Ever since Hollywood began making movies, a certain number have been specific for the Christmas season. Until maybe two or three decades ago, defining what makes a “Christmas” movie was relatively straight forward. The givens were: 1) it was set during the holiday season, 2) usually involved some sort of magic (ie-Santa), 3) was sappily emotional, 4) focused on family, 5) probably contained lots of snow, and 6) always ended on a happy note with the entire town singing Joy to the World. Okay, I am being a bit cheeky, but essentially that was the standard formula for an indisputable Christmas movie.
As movie genres shifted, especially with movie makers and screenwriters taking chances with edgier or more real-life themes, the clear-cut distinction of precisely what classifies as a holiday movie have blurred. Movies such as Bad Santa and Gremlins, for instance, or our family favorite Die Hard, are excellent examples of not-so-traditional Christmas movies that, nevertheless, are generally now accepted as fitting within the genre.
Or, as the author of a 2018 article on Project Derailed put it:
The easiest way to classify these films is define them as “Christmas adjacent” or “incidentally Christmas.” Christmas adjacent movies are films that engage with Christmas in multiple ways. Normally, they’re set during Christmas, show a great deal of Christmas iconography (Christmas trees, Santa, etc), play at least one Christmas song, and implement at least one Christmas movie trope–usually dysfunctional families or returning home for Christmas.
I happen to agree with most of what is said in the above article. My only quibble is IN the quibbling over categorizing! In my opinion, if themes of love and family are central, and the movie is set at least in part during Christmas, it is fine to label it a “Christmas movie” and just be done with the debate. Little Women is a great example of what I mean. Not a movie or novel set exclusively at Christmas, obviously, but the drama begins at Christmas time with the familiar themes setting the stage for the entire story. Does that make it a firm “Christmas movie”? I admit that it does not fit into that genre primarily, but can anyone argue that watching any version of Little Women does not ignite the Spirit of Christmas?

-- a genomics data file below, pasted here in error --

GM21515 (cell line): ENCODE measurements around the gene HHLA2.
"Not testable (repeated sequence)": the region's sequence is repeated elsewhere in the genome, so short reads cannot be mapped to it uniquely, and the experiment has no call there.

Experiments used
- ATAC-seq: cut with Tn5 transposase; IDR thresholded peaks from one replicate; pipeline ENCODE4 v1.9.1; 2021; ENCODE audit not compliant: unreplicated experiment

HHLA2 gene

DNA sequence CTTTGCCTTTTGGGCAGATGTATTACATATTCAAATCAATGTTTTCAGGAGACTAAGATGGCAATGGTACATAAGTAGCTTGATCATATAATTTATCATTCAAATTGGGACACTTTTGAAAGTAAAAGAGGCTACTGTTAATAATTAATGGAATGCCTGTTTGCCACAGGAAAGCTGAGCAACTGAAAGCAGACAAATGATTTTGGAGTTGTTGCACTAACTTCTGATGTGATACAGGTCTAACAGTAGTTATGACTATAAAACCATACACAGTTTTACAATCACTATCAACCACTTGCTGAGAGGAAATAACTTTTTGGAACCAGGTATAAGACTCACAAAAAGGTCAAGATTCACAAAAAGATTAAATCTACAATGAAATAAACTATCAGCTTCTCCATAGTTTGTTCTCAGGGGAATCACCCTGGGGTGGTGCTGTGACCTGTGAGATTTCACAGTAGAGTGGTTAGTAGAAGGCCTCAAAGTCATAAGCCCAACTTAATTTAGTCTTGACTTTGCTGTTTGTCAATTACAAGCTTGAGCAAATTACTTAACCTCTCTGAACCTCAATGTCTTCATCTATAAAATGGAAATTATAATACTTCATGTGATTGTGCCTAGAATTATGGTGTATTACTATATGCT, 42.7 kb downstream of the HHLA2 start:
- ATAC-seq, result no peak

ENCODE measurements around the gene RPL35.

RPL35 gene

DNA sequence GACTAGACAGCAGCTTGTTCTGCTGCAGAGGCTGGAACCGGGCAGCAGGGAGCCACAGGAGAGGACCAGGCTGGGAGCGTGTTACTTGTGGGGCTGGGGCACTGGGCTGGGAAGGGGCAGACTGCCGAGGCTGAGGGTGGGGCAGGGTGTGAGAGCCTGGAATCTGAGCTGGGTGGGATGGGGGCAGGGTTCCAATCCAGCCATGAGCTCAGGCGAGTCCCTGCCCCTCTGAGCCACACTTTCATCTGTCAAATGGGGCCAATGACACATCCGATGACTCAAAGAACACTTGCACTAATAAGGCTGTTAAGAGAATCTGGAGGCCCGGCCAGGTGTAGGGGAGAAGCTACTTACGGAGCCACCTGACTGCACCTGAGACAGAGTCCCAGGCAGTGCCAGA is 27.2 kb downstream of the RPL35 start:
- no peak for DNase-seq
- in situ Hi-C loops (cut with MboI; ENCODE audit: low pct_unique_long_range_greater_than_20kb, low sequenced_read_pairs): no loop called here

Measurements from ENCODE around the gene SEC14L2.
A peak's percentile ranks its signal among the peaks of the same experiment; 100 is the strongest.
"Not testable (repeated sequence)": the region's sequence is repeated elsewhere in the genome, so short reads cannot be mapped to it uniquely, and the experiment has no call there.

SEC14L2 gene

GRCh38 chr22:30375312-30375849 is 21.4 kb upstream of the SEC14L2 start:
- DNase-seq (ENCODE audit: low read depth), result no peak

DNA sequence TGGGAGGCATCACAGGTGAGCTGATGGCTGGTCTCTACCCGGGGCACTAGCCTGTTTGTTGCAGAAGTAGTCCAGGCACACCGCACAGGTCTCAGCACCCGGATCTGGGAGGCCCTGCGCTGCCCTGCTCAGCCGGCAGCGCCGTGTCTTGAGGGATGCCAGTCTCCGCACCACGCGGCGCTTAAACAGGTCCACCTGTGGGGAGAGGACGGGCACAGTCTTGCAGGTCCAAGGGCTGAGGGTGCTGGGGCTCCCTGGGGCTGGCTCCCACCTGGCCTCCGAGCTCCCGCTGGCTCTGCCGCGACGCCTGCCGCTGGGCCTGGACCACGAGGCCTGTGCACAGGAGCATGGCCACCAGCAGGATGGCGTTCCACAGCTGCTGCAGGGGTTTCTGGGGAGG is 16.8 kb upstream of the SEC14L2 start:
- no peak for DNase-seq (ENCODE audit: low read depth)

With those broad distinctions clarified, at least as I see it, there are so many fabulous holiday-themed movies made over the decades since cinematic film-making began. Movies for the family, movies with humor, movies of faith, movies full of sentimentality, movies with romance, movies starring Santa Claus, movies with edginess or dark humor, movies with Christmas as a setting for the drama, movies filmed with live action, movies animated in some fashion, and on it goes. One could watch three or four movies a day beginning on December 1 and still never see ALL of the choices!
For the past several years, Christmas themed movies have become standard fare on streaming services. The plethora of online subscription services and channels have taken over for big theatrical releases, even before the pandemic. No longer are big budget, excellently crafted Christmas movies only released onto the silver screen. Nor are “TV” movies exclusively the schmaltzy, poorly acted stuff relegated to the Hallmark Channel! Between Netflix, Hulu, Amazon Prime, Lifetime, UPtv, Disney+, and, yes, Hallmark, the list of holiday movies fresh each year has exploded. According to Entertainment Weekly, there are 146 new Christmas movies premiering in 2021 alone! Click HERE for a full list of titles and where they can be watched.
Below are some of the best movies for the season based on every list of traditional and timeless Christmas movies. Get to watching!
Despite this extensive list, I have surely missed a few.
Do you have any favorite Christmas season movies I didn’t mention?
Share your movie-viewing traditions!